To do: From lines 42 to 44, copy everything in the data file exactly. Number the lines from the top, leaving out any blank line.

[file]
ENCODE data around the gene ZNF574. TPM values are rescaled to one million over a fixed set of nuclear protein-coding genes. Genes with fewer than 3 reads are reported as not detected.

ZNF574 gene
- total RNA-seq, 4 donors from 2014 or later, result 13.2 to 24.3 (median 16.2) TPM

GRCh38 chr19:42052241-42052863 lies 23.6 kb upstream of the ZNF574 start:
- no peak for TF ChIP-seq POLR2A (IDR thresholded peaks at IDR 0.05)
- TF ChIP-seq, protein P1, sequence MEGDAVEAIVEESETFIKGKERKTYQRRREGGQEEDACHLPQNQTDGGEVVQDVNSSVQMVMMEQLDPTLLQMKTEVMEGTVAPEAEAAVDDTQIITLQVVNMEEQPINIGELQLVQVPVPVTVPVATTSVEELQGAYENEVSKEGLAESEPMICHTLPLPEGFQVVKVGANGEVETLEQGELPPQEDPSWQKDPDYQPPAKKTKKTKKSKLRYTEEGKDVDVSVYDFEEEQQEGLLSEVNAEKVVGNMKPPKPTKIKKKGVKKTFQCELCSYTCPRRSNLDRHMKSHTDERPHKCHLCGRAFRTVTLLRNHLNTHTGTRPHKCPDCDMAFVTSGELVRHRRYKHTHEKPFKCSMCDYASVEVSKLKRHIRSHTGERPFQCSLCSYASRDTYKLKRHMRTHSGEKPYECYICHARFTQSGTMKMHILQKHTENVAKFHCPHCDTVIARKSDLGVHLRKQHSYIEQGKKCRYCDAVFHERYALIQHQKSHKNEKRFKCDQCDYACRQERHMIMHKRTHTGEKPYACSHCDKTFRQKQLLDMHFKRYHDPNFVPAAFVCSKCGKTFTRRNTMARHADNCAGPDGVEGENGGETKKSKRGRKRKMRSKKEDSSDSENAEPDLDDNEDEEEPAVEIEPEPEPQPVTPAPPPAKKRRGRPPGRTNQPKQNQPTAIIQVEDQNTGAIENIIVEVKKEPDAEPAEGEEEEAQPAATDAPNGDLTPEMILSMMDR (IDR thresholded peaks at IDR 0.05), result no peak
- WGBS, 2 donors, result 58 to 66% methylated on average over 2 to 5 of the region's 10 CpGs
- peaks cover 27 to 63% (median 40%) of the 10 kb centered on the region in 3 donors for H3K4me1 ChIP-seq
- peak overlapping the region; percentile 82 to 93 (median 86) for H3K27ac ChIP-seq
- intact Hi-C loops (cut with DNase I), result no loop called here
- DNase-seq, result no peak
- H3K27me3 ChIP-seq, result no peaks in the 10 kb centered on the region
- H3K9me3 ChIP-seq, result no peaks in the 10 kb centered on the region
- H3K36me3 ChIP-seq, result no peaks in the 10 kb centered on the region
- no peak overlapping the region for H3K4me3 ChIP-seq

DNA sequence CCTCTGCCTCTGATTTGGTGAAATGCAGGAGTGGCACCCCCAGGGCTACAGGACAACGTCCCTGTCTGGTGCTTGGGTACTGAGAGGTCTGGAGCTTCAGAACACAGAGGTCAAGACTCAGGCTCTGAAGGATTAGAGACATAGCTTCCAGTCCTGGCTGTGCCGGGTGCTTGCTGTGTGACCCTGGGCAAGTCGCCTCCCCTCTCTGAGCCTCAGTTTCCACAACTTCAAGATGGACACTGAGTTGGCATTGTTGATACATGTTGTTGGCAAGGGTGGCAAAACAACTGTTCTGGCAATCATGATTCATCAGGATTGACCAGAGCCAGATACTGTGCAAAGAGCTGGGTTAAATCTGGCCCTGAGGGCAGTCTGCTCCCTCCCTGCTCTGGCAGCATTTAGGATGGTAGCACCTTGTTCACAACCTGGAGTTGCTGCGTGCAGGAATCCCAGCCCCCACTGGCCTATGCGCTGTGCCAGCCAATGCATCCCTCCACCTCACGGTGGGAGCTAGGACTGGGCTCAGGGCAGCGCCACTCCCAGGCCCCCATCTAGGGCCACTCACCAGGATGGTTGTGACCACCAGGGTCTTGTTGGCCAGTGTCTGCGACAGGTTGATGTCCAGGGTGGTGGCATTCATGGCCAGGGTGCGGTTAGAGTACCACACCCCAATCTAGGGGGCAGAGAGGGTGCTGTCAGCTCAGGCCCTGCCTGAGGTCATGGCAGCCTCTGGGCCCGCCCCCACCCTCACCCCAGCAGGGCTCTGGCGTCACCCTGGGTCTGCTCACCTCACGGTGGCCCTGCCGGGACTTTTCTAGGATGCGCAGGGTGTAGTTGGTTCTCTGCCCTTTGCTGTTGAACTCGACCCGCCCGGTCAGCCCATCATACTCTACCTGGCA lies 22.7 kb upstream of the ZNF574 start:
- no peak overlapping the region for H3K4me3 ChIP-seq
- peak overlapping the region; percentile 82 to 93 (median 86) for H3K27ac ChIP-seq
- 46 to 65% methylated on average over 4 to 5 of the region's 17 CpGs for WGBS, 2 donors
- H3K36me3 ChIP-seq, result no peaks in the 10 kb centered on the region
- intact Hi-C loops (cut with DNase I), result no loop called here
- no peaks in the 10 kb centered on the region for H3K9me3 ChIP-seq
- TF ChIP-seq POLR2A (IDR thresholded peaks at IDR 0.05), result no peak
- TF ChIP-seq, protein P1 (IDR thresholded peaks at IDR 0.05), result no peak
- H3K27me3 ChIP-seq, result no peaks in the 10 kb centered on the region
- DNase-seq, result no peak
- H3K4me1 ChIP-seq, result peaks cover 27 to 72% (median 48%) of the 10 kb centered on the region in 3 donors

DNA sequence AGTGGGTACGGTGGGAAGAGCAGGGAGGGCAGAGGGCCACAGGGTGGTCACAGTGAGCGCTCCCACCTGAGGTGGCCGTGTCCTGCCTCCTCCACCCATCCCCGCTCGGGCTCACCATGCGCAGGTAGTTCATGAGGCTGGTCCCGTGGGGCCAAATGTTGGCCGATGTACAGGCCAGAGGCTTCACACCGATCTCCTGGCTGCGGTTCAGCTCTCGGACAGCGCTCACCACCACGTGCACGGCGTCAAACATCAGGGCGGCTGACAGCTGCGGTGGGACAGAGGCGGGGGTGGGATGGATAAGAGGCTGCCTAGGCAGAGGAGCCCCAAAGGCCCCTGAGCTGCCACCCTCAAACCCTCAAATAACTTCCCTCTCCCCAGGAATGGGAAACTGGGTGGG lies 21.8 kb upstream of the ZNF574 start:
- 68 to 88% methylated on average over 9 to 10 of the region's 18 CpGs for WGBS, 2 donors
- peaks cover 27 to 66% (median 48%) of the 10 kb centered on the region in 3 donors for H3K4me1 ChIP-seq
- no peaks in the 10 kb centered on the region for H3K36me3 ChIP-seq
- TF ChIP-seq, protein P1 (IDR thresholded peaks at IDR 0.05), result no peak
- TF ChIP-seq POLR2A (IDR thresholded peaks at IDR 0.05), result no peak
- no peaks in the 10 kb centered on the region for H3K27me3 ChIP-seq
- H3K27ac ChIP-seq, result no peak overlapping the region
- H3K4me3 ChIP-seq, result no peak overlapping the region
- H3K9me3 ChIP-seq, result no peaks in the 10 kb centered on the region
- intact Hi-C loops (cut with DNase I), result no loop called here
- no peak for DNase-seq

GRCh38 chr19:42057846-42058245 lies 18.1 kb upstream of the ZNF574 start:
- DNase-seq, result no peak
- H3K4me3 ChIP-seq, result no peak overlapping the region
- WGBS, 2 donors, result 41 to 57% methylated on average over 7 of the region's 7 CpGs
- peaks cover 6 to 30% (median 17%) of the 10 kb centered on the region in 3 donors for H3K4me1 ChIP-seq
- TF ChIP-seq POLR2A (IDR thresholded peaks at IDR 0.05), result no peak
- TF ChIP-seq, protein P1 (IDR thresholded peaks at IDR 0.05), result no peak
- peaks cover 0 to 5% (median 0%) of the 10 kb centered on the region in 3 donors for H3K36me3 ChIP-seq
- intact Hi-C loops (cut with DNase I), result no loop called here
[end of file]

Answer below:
- H3K4me3 ChIP-seq, result no peak overlapping the region
- WGBS, 2 donors, result 41 to 57% methylated on average over 7 of the region's 7 CpGs
- peaks cover 6 to 30% (median 17%) of the 10 kb centered on the region in 3 donors for H3K4me1 ChIP-seq